Wednesday, April 26, 2017

Food Storage 101 : Where and How to Keep Your Food Properly

Food storage is as important in any kitchen as food handling, and knowing where to properly place your ingredients can help reduce your kitchen waste and help you save money, too. You’ll also be helping the environment by doing so. Additionally, proper storage is vital for food safety, and improper storage is as much to blame for cross contamination that happens as a result of food poor preparation.

The kitchen and dining area certainly has plenty of spaces where your food items can be stored. But if you’re still unsure about correct food storage, follow this guide:

The Refrigerator

The temperature of a high-quality refrigerator remains generally constant, so it’s the perfect place to store ingredients and food items that cannot be kept on the counter top. 
Meat that you intend to consume within 4 days, as well as fish that you plan on cooking in 2 days, can be kept in the coldest part of the refrigerator. Meanwhile, pies that contain eggs should be covered and stored in the refrigerator, along with certain herbs and yeast.

The Freezer
In the freezer, you’ll want to keep the items that can spoil when not kept in very low temperatures. These include your meats, fish, frozen stock, pies and pie crusts, cakes wrapped in plastic wrap and then tin foil, citrus zest, and coffee, among others. Do mind how long they’re being kept in the freezer, though. Also, make sure that they are properly kept in containers that prevent their juices from leaking.

The Pantry
Here you’ll want to keep your spices and nuts, which should be stored in air-tight containers when possible so that they will be able to maintain the right moisture level. Dry good are also stored in the pantry, and they can generally last for up to six months unopened - sometimes even longer, depending on the best before date printed on them. Once opened, though, the contents should be transferred to an air-tight container to ensure its freshness, and might need to be stored in cooler temperatures, such as those in the refrigerator or freezer.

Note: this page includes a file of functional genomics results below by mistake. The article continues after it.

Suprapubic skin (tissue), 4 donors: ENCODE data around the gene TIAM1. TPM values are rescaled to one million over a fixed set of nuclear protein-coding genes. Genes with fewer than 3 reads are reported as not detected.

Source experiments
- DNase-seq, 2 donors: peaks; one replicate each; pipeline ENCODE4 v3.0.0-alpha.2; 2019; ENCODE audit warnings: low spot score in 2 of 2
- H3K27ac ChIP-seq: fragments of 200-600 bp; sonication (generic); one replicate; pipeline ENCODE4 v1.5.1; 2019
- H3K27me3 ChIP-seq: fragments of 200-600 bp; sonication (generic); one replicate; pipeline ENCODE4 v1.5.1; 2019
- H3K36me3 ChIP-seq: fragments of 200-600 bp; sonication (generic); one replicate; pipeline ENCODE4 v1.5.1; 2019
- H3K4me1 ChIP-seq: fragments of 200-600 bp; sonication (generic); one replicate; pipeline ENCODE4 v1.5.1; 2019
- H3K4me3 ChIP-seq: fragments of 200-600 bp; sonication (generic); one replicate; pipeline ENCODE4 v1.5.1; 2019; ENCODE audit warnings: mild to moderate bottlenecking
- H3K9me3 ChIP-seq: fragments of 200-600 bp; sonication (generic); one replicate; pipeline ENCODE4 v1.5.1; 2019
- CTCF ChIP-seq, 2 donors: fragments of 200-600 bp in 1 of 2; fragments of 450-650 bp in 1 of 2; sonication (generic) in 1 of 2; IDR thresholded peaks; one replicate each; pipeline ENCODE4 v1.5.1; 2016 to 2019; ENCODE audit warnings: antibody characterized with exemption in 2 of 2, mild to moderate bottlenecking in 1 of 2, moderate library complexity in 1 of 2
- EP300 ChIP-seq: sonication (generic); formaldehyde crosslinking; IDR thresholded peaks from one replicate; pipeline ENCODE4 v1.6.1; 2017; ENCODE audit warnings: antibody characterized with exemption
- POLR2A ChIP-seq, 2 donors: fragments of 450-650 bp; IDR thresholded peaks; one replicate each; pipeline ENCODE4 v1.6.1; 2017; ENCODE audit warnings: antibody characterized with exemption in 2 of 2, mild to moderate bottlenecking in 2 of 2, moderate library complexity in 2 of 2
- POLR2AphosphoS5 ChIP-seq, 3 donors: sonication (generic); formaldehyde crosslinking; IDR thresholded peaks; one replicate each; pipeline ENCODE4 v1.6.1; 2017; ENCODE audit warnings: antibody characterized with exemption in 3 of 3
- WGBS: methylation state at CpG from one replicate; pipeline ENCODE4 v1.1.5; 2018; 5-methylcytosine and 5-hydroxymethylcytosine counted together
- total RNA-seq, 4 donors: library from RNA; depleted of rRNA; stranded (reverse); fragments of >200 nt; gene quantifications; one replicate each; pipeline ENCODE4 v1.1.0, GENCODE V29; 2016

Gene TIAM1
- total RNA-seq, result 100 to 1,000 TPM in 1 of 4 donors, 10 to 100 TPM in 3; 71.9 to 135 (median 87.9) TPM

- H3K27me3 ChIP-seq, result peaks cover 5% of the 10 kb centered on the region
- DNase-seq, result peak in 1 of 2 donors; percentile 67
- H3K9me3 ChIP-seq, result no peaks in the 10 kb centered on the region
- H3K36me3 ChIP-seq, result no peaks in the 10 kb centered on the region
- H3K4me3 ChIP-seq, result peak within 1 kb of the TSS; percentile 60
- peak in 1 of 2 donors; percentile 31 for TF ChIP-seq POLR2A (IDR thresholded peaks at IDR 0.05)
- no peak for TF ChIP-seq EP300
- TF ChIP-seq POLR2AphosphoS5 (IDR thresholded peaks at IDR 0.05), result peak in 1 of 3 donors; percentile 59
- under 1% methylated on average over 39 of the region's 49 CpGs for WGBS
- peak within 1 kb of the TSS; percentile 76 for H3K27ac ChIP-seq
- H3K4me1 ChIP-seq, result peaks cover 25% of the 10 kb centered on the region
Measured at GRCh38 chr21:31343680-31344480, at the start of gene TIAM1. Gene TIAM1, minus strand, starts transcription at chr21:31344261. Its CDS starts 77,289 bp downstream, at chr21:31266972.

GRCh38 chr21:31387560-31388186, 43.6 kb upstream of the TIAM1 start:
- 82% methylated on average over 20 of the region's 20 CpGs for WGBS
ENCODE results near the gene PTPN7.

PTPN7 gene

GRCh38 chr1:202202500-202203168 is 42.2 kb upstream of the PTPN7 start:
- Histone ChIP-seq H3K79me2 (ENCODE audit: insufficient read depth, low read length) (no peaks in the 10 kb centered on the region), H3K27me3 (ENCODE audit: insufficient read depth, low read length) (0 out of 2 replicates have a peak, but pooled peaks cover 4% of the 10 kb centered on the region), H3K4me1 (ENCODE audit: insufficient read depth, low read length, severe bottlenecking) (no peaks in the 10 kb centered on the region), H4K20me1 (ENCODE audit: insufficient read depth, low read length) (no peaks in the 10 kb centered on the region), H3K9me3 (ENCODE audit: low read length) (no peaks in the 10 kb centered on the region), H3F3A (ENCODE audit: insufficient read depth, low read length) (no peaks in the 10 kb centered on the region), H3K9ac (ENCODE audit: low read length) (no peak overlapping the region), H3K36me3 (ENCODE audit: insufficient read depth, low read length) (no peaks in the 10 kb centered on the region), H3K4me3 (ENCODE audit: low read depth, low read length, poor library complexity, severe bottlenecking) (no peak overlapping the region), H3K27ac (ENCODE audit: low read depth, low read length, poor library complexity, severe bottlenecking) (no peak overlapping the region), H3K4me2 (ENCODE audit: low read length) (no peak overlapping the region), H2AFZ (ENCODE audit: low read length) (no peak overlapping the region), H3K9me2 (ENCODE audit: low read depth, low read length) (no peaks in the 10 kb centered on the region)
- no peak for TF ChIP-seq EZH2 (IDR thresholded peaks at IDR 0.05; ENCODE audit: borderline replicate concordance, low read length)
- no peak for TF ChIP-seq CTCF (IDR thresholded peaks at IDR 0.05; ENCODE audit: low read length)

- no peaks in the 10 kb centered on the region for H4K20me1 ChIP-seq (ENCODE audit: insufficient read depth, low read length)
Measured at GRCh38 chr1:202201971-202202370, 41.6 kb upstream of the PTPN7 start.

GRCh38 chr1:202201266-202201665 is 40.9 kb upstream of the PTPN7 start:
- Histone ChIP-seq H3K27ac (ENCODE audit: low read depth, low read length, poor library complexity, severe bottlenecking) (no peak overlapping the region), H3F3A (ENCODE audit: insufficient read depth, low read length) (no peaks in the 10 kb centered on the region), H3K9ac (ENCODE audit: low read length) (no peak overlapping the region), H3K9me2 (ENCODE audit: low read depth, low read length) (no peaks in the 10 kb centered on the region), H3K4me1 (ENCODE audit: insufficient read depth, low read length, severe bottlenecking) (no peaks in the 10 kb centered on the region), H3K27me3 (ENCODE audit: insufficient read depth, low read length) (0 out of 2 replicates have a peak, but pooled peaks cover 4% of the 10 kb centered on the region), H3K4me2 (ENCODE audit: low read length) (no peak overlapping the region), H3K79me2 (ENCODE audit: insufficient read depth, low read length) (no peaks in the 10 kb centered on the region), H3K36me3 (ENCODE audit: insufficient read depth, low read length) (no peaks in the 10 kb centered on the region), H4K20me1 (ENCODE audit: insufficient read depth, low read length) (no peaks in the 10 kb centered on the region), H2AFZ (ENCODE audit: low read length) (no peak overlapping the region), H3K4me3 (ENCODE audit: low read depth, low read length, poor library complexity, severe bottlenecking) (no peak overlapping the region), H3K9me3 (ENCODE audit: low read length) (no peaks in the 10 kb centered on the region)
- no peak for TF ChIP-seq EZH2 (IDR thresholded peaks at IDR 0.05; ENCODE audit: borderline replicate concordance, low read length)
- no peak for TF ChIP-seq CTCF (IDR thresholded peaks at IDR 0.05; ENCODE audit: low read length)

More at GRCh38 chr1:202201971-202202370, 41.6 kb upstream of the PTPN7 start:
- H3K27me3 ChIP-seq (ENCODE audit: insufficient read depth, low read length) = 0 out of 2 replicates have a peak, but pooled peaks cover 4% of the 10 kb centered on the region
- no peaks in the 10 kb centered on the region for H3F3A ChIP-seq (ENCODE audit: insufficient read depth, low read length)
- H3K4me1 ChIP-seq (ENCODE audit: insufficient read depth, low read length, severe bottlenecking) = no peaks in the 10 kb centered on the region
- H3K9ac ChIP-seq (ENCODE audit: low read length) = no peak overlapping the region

The Counter
Alliums such as onions, garlic, and shallots can be kept on the counter provided that they’re stored in a cool and dry place. Fruits such as bananas and melons, vegetables like potatoes, tomatoes, and winter squash can be displayed out on the counter. Additionally, you can also keep bread, cakes, and pies out unless they come with specific instructions to be kept in the refrigerator.

An important thing to remember is that storing food in the right temperature can inhibit the growth of harmful bacteria, which can cause illnesses when ingested. To be very certain about correct storage, you can also check the label on the food item. By correctly storing the stuff that you eat, you’ll not only be taking care of your health, you’ll also be saving money and lessening food wasting.

What are your thoughts on properly storing food to save money and keep your family safe? Do you have certain way you store your produce, bread or other groceries to keep them fresh longer? Share your ideas below with a comment!

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